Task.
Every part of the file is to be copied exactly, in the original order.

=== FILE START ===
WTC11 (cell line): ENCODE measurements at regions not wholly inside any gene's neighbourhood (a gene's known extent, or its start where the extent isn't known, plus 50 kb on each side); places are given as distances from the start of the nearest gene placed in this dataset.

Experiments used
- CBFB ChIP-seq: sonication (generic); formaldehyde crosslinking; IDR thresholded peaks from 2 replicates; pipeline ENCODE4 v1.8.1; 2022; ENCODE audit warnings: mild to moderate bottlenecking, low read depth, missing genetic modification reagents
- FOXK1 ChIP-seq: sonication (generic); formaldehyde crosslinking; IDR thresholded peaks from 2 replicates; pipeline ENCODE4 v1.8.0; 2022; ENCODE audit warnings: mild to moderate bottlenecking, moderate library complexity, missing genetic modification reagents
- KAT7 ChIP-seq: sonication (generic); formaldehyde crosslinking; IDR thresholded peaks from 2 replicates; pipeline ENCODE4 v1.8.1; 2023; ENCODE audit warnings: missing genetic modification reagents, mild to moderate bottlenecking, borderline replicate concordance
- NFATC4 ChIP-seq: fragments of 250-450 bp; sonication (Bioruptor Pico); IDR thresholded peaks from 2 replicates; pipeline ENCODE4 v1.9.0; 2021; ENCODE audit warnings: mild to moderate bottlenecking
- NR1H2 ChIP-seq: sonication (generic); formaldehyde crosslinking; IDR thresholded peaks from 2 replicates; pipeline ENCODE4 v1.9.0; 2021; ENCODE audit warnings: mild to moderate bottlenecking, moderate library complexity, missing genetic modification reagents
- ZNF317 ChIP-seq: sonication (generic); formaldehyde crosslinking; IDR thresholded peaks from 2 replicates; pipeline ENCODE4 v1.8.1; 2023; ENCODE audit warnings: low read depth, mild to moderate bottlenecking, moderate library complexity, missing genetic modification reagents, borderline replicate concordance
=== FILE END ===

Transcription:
WTC11 (cell line): ENCODE measurements at regions not wholly inside any gene's neighbourhood (a gene's known extent, or its start where the extent isn't known, plus 50 kb on each side); places are given as distances from the start of the nearest gene placed in this dataset.

Experiments used
- CBFB ChIP-seq: sonication (generic); formaldehyde crosslinking; IDR thresholded peaks from 2 replicates; pipeline ENCODE4 v1.8.1; 2022; ENCODE audit warnings: mild to moderate bottlenecking, low read depth, missing genetic modification reagents
- FOXK1 ChIP-seq: sonication (generic); formaldehyde crosslinking; IDR thresholded peaks from 2 replicates; pipeline ENCODE4 v1.8.0; 2022; ENCODE audit warnings: mild to moderate bottlenecking, moderate library complexity, missing genetic modification reagents
- KAT7 ChIP-seq: sonication (generic); formaldehyde crosslinking; IDR thresholded peaks from 2 replicates; pipeline ENCODE4 v1.8.1; 2023; ENCODE audit warnings: missing genetic modification reagents, mild to moderate bottlenecking, borderline replicate concordance
- NFATC4 ChIP-seq: fragments of 250-450 bp; sonication (Bioruptor Pico); IDR thresholded peaks from 2 replicates; pipeline ENCODE4 v1.9.0; 2021; ENCODE audit warnings: mild to moderate bottlenecking
- NR1H2 ChIP-seq: sonication (generic); formaldehyde crosslinking; IDR thresholded peaks from 2 replicates; pipeline ENCODE4 v1.9.0; 2021; ENCODE audit warnings: mild to moderate bottlenecking, moderate library complexity, missing genetic modification reagents
- ZNF317 ChIP-seq: sonication (generic); formaldehyde crosslinking; IDR thresholded peaks from 2 replicates; pipeline ENCODE4 v1.8.1; 2023; ENCODE audit warnings: low read depth, mild to moderate bottlenecking, moderate library complexity, missing genetic modification reagents, borderline replicate concordance